- Walking With Instead Of Over. What if we were to make an active choice as parents to walk next to our children as they learn to live in-spite of their traumatic pasts, instead of walking over them in attempt to gain compliance? What if we showed them instead of told them? This is two-fold. First, the old adage “Do as I say, not as I do,” needs to be buried. Can we all agree on this? It’s a toxic way to parent whether you’re a traditional, foster, or adoptive parent. If we want our children to learn how to live the best life possible, we must teach by example. And I believe the best way to do this is by actively walking with our kids, not over them, especially when they’ve made mistakes. We must be careful to not bulldoze our children in attempt to contain or control. Even if they comply, it’s not teaching them anything better. It’s just behavior modification, not heart-growth.
- ‘I Love You!’ over ‘How Could You?’ Barking How Could You, or What Were You Thinking, tends to be the ultimate shame. Why? It’s simple: our kids don’t know the answer to this question. They probably never will. If your kiddo is anything like mine, he or she doesn’t know because the part of their brain responsible for logic and reasoning is damaged or dormant due to trauma. My child suffers from Fetal Alcohol Spectrum Disorder which means his executive functioning skills in the pre-frontal cortex of his brain is permanently damaged from alcohol exposure in-utero. He can’t answer a question like ‘How could you?’ or ‘What were you thinking?’ or ‘Why would you do such a thing?’ He doesn’t know why, or how. I used to think he was lying. And then I discovered the truth of trauma and what it does to the brain. Not only did my mind change, but my heart did as well. When it comes to love, you can use words for this, but your actions will speak way louder. Ask yourself: “When my child blows it, how do I respond?” Is your reaction to overreact, lecture, or shame? Or is it to reinforce the love you have for your child first and foremost? Again, as I said earlier, we crave reaction in order to know we’re getting through. But is that really the most important thing? Perhaps it’s that our children know we love them no matter what (even if they’ve messed up!).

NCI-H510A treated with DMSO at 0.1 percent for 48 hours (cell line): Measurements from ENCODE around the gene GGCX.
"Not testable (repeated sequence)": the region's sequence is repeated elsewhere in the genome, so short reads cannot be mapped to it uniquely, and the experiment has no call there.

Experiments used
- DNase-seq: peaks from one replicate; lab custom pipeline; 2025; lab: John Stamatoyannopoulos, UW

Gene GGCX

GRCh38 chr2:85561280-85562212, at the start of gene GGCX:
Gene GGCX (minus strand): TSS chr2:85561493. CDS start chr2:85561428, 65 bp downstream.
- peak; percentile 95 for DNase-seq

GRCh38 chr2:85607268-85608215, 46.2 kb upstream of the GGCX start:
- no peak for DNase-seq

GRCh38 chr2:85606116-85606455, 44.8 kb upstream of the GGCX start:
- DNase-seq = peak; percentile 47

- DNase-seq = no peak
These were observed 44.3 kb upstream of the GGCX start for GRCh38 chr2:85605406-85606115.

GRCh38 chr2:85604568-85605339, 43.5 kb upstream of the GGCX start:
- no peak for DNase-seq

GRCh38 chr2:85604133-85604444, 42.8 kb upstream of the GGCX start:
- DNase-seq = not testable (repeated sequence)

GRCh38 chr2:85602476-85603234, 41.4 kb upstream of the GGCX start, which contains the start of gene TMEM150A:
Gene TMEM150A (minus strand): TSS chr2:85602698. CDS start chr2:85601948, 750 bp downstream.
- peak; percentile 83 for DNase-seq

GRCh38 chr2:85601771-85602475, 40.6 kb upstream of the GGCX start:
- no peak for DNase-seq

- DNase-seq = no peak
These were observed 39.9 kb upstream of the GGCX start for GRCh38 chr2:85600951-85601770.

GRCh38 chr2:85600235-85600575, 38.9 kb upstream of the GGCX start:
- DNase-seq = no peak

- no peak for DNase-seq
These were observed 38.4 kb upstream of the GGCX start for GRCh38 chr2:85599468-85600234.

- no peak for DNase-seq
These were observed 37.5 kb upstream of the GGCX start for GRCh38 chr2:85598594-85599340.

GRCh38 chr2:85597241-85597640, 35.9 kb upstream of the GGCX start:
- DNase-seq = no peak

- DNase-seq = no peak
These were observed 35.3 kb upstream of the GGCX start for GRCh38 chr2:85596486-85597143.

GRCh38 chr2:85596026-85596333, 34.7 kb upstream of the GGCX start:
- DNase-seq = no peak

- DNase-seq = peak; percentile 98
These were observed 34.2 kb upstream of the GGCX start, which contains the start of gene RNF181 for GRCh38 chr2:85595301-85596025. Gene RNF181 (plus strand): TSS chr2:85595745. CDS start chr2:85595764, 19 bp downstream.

I know what you’re thinking- this sounds passive. It sounds like a cop-out. Trust me friend….it’s the furthest from it. Actively choosing to take a different approach from the way you were taught, or the way you feel like responding, takes incredible engagement. As my good friend Jason Morriss reminded every dad in attendance at our recent Road Trip for Foster and Adoptive Dads, “Choosing not to shame, or instruct, or correct, but rather observe, delight in, and love your child with no strings attached is as active-parenting as it gets.”
And I can tell you personally….it’s a slam dunk winner for foster and adoptive parents.
Shaming our children when they blow it just doesn’t work. It reinforces what they already believe about themselves. Remember- because of where they’ve come from, what they’ve gone through, and how they cope when things get tense or overwhelming, shame is just another dark passenger they carry with them always. Observing, delighting, compassion, and love on the other hand, works to lay that dark passenger to rest and build trust and connection in it’s place.
Question: Have you struggled through this with your kiddo? Share your story with us in the comment section below. You can leave a comment by clicking here.